RealTime IT News

GPS Grows Up

A new workforce management tool using global positioning system (GPS) technology can help companies track timesheet data collection, payroll integration, job order management as well as worker logistics data.

That's just a short list of features promised by the Xora GPS TimeTrack software. It's just rolled out for a slew of smartphones on the AT&T (NYSE: T) network, including RIM's BlackBerry, Motorola's Q, HTC's Tilt and Samsung's BlackJack devices.

The mobile product announcement this week illustrates how far GPS has advanced beyond mapping and location-based services capabilities.

"GPS isn't just for finding your way any more," Carmi Levy, senior VP with AR Communications, told InternetNews.com.

"Businesses are using it to super-charge their applications and improve their ability to manage their businesses," he said. Plus, couriers and service companies now use GPS-enabled devices to go beyond tracking routes to providing route changes for greater fleet efficiencies.

"In this age of skyrocketing energy prices, even small improvements to deploying resources on a street network can return major cost and time savings," he noted.

Xora has more than 50 industry-specific GPS application templates to customers in construction, trades, field services, transportation and government.

According to Xora, its product acts as a mobile punch clock which lets employees log starting and ending times for shifts, breaks and specific jobs by using a simple interface.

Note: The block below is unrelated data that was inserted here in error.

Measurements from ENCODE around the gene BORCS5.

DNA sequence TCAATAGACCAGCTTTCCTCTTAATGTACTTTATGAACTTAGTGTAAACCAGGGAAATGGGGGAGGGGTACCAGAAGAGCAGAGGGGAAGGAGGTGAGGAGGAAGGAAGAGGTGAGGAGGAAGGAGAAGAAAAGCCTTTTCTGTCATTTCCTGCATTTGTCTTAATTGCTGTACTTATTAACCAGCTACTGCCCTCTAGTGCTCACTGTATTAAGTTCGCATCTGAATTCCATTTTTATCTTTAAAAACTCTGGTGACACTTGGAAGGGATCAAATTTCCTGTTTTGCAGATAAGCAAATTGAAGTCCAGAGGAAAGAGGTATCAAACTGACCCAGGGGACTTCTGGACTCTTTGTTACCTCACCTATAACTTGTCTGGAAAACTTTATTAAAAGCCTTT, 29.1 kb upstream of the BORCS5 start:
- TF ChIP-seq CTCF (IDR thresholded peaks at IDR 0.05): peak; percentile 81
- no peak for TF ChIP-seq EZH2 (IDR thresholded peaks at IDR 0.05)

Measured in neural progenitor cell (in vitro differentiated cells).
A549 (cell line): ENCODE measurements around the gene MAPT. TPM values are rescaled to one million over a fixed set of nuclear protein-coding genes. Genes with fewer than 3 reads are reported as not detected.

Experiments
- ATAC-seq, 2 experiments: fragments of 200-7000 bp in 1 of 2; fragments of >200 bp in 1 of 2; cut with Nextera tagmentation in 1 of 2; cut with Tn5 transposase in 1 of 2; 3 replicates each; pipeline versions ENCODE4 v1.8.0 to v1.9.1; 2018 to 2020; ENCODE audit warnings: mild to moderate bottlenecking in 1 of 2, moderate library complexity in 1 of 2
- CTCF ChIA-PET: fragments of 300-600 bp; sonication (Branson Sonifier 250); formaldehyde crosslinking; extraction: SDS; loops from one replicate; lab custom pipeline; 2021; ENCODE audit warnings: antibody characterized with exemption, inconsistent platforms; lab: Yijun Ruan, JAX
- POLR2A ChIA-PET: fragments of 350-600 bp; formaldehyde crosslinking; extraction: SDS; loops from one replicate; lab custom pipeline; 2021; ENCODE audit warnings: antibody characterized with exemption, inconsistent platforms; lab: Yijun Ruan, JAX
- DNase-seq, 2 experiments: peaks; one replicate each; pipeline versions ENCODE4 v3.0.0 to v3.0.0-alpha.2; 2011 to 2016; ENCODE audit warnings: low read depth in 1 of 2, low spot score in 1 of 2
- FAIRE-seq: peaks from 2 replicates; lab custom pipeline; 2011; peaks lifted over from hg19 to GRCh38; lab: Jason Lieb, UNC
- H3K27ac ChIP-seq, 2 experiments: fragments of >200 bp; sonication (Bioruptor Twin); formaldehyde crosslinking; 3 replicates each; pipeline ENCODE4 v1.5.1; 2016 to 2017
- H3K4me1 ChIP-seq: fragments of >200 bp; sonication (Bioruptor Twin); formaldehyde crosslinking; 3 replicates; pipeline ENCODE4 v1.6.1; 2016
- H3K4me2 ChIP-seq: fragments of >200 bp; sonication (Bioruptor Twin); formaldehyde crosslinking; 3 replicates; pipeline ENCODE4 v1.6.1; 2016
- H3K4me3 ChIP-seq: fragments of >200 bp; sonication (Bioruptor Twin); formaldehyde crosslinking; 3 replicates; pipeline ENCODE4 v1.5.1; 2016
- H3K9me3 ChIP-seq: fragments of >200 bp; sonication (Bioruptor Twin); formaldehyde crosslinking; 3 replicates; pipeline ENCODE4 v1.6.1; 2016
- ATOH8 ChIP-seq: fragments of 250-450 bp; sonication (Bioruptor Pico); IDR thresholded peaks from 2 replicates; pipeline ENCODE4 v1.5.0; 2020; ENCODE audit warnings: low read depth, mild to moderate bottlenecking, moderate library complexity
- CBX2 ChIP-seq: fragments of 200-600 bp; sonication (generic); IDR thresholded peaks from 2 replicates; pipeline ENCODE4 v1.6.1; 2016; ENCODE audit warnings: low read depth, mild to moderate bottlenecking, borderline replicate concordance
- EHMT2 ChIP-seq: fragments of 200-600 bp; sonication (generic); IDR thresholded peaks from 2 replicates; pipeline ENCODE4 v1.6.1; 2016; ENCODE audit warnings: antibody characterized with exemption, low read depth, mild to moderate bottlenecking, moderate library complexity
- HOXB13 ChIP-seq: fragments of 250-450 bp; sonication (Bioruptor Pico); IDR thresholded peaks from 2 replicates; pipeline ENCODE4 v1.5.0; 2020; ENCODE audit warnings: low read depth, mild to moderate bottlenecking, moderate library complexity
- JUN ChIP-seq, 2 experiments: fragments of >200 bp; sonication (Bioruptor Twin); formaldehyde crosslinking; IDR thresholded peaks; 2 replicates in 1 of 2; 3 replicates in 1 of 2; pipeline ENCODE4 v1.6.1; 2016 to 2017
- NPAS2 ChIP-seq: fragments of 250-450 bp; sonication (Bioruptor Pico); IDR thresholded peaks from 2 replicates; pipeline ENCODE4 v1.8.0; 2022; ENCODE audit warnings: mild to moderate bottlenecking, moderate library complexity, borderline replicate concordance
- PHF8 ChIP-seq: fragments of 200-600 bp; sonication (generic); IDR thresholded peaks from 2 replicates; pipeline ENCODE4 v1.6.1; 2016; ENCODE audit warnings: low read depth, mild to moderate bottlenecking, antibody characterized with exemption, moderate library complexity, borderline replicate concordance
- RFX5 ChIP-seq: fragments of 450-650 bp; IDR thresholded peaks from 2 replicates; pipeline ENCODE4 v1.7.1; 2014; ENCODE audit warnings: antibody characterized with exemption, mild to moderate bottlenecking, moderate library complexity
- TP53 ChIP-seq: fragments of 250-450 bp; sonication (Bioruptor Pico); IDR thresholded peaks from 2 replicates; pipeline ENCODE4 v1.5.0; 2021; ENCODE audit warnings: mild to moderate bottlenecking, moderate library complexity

A list of scheduled jobs for the day, along with relevant information, can be delivered to a user's smartphone. Mobile workers can use the FlexFields feature to record specific job-related data so that the company can more accurately bill customers, cost out jobs, track inventory and servicing information and pay employees.

Advanced features like JobPix lets users attach photos to job records and even record a audio clip of work notes to be attached to a specific job record. Companies can track employee job movements by creating a "smart job zone" using the GPS mapping feature which records job start and end times by workers on the site.

Those capabilities are a lifetime away from the early days of black and white GPS maps with tiny arrow indicators.

The new features are spurring GPS-enabled device adoption. In 2006, 31 percent of handsets featured GPS, according to consumer electronics research firm The NPD Group. By 2007, that number jumped by 8 percent to 39 percent.

But like any advancing technology, there are drawbacks and challenges, such as privacy issues that location-aware services conjure.

"The onus remains on businesses to find balanced ways of using the new technologies to improve the bottom line without compromising the core values of the organization or its stakeholders," said Levy.